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Once a child actor on TV, then an indie sensation, then an honest-to-God movie star going head-to-head with the likes of Bruce Willis in Looper and Leo DiCaprio in Inception, Joseph Gordon-Levitt hardly needs to burnish his LinkedIn resume at this point. But that's not kept him from adding a couple of skills — writing and directing — with his latest picture.
In the romantic comedy Don Jon, about a modern-day Lothario at large in New Jersey — he plays Jon Martello, a guy who'd be the first to tell you he has life all figured out. Which should probably tell you something else: He's not a deep thinker.
In voice-over at the top of the movie, Jon lists the things he really cares about: his body, his apartment, his Camaro, his family, his church, his pals, his gals, and his porn.
That last, let's note, is not an admission that strikes Jon as particularly odd. His New Jersey buddies have nicknamed him Don Jon, because he's a real Don Juan with the ladies — a fresh conquest every night, lots to confess at confession.
But after sex, he's kinda done with the encounter, while his conquests generally want to cuddle. And though he pays lip service to the notion that he might want that too, should the right girl ever come along, all that pornography offers sex without cuddling. Which truth be told, he prefers.
Then, the right girl does in fact come along: Barbara (Scarlett Johansson), who's blond, stacked, altogether babealicious — a perfect 10 in the eyes of his buddies, and to Jon's consternation, as adept at playing the seduction game as he is.
Barbara won't go to bed with him after one date, or even after one month. She insists on meeting his parents (Tony Danza and Glenne Headley, both hilarious), and gets him to take night classes so he can better his bartending job. And to his horror, she wants him to do couples stuff, like going to romantic movies (Channing Tatum and Anne Hathaway, riotously coupled in a quick chick-flick parody).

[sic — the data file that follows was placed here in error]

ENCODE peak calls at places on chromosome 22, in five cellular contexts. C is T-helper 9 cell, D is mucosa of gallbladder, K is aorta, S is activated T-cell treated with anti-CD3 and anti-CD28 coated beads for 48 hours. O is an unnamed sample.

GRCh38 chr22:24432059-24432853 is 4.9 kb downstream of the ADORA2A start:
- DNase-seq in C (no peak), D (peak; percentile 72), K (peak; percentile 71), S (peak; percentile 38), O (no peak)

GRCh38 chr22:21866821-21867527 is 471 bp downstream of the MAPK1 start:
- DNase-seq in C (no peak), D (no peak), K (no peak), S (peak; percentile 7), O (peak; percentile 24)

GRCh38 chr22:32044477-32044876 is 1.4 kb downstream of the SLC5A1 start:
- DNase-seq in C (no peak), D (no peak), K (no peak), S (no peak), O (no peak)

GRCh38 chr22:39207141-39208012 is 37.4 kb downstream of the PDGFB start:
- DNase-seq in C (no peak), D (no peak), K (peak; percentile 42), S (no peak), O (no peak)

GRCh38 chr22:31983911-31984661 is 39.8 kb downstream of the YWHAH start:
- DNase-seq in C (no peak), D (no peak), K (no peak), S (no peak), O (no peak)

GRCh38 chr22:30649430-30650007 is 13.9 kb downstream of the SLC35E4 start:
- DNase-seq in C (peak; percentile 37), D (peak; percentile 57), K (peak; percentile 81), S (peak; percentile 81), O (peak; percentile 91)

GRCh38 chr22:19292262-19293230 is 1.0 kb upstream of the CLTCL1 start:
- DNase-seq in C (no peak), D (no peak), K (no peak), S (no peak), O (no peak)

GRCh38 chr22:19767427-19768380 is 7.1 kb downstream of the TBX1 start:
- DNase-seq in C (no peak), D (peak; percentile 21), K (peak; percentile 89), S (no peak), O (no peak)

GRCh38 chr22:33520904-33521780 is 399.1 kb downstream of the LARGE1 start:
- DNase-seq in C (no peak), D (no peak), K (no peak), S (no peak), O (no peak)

But Jon, of course, likes a different sort of movie, and once he's finally sealed the deal, and he and Barbara are more or less living together, he returns to old habits — whereupon she catches him surfing the Web for porn.
These two are playing at adult relationships, but they're not terribly grown-up, and that, it turns out, is central to what Gordon-Levitt the filmmaker wants to explore here.
And he's clearly been paying attention to more than his own lines as he's transitioned from TV to indie dramas to big-studio blockbusters. Don Jon qualifies as an authoritative writing and directing debut — smooth, funny and with a terrific cast — not just Johansson vamping in that thick New Jersey accent, but Headley and Danza, Brie Larson as a little sister who barely looks up from her cellphone but somehow takes in everything, and Julianne Moore, fragile and slyly funny as the one thoughtful adult among all these cartoonish types.
Gordon-Levitt keeps things riotous for the film's first hour, and if he eases into an ending that's a little Hollywood-standard, after having so much fun tweaking form and content, I'm guessing audiences will cut him some slack. Just as Don Jon is learning the ropes, after all, so is the guy who dreamed him up.